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WAFT by Carol
Tokyo Milk is a line of inexpensive fragrances of which I’m totally unfamiliar save for one—Ex Libris, a decant of which was sent to me by a reader (thank you, Karen). I was hesitant to review it at first, mainly because I can’t tell whether it’s a discontinued fragrance or not—the Tokyo Milk website lists it as “out of stock,” and though a cursory search seems to show it as being for sale at Amazon and another perfume discounting site, when I actually clicked on those sites it doesn’t appear to be available.
But if you can find Ex Libris, and if you happen to love cedar perfumes, then this is quite the steal: $28 for a one-ounce bottle of parfum concentration fragrance—which is primarily the reason I’m reviewing it. Tokyo Milk Ex Libris isn’t complex—or even unusual—and the brief list of notes that the perfume company advertises for this scent makes me want to heave a grumpy sigh (because they don’t list cedar, and this is predominantly a cedar scent with a bit of fig). But what I like about it is the fact that it basically upholds its creative premise while offering a pretty decent sillage and surprisingly good longevity for a very affordable price. If Ex Libris is representative of the Tokyo Milk line, then it seems to me that it’s a line worth checking out.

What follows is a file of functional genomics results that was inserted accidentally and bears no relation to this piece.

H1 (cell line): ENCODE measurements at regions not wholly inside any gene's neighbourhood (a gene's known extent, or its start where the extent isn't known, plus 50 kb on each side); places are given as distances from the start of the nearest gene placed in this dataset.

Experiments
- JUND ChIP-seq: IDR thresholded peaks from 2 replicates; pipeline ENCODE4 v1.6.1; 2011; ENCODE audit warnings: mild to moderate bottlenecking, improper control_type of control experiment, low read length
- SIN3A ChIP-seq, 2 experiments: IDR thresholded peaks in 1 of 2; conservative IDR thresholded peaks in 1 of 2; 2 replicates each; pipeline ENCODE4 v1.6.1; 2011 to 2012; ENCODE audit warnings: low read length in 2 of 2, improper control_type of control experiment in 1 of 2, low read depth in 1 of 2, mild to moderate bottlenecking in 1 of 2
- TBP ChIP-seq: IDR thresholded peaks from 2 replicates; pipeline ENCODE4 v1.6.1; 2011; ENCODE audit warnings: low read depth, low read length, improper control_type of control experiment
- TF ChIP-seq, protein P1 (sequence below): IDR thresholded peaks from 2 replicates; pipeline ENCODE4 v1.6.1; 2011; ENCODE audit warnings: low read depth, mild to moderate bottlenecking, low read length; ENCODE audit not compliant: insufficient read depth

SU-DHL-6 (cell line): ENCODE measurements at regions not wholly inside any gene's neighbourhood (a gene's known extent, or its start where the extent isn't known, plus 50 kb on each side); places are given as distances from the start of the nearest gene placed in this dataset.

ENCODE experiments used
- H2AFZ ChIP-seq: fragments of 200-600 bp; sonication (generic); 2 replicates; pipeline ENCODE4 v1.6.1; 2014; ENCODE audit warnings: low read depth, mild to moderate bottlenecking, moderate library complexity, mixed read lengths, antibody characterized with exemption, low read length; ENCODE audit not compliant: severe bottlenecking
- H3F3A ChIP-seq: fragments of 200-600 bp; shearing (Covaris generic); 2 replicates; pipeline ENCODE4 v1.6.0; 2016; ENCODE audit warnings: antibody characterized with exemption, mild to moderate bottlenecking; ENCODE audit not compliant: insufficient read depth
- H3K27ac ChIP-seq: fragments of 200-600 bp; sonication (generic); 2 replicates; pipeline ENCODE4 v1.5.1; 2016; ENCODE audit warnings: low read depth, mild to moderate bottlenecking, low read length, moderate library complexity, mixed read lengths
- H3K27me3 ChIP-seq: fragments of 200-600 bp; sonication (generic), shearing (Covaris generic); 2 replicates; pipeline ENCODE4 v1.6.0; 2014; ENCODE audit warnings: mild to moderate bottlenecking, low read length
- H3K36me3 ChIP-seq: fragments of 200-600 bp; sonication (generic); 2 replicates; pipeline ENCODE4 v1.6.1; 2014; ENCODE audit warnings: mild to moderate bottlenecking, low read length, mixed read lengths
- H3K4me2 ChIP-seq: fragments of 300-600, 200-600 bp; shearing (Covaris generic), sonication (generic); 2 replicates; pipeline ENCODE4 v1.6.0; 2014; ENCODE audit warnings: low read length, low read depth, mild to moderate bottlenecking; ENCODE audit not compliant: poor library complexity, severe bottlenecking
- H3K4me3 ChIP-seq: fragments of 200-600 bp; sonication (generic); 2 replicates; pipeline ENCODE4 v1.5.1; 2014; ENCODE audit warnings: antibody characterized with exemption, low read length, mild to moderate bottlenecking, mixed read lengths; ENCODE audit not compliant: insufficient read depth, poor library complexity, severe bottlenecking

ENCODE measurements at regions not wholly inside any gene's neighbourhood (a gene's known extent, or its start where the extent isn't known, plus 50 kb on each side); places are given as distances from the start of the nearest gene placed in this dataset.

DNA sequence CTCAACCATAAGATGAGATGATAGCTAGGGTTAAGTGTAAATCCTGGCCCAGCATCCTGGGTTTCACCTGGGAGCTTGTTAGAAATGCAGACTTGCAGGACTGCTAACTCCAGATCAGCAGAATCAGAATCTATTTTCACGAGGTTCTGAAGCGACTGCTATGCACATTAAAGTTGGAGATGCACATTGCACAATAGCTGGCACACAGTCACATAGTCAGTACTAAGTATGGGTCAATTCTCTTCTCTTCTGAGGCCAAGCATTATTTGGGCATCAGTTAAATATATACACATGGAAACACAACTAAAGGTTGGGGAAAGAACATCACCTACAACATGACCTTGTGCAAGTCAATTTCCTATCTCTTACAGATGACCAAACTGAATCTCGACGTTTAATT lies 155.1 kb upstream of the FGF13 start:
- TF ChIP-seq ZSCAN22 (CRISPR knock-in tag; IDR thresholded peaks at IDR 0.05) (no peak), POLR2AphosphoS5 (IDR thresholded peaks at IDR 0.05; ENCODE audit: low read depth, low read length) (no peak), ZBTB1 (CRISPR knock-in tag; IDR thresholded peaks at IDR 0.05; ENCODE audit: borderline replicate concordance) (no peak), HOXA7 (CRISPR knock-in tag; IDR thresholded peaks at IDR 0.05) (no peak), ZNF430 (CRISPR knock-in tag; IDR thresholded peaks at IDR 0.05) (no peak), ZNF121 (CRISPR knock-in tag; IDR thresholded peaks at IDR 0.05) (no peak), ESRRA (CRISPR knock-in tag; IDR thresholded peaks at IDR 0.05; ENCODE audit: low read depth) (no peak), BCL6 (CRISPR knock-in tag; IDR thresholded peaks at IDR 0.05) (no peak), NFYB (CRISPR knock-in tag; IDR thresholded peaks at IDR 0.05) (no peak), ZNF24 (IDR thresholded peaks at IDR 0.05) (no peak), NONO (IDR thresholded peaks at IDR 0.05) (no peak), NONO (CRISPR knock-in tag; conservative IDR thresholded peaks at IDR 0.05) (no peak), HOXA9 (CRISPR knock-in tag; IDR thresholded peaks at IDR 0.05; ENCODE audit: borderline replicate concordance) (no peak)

Ex Libris is the Latin phrase meaning “from the library (of)”—the phrase one finds on bookplates to indicate the ownership of a book—and this fragrance smells, if not exactly like a book, at least representative of a certain type of library: one that is patrician, that has wood-paneled walls and tomes of hardbound books printed on old paper that is satisfyingly thick and a bit sour when you first open them—and one in which a servant will eventually deliver a tray with fruit (a fig or plums) to snack on.